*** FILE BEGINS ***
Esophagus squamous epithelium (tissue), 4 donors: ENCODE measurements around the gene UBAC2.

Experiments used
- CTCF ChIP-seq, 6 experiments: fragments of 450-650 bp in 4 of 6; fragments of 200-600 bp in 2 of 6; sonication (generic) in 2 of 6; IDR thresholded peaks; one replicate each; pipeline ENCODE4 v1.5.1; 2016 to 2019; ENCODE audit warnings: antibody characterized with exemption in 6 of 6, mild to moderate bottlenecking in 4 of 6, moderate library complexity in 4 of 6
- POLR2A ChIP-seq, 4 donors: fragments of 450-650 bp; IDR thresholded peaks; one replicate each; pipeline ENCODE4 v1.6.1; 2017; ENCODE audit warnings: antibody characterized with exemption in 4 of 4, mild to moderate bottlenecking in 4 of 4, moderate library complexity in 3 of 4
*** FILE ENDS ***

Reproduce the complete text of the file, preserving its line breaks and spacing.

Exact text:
Esophagus squamous epithelium (tissue), 4 donors: ENCODE measurements around the gene UBAC2.

Experiments used
- CTCF ChIP-seq, 6 experiments: fragments of 450-650 bp in 4 of 6; fragments of 200-600 bp in 2 of 6; sonication (generic) in 2 of 6; IDR thresholded peaks; one replicate each; pipeline ENCODE4 v1.5.1; 2016 to 2019; ENCODE audit warnings: antibody characterized with exemption in 6 of 6, mild to moderate bottlenecking in 4 of 6, moderate library complexity in 4 of 6
- POLR2A ChIP-seq, 4 donors: fragments of 450-650 bp; IDR thresholded peaks; one replicate each; pipeline ENCODE4 v1.6.1; 2017; ENCODE audit warnings: antibody characterized with exemption in 4 of 4, mild to moderate bottlenecking in 4 of 4, moderate library complexity in 3 of 4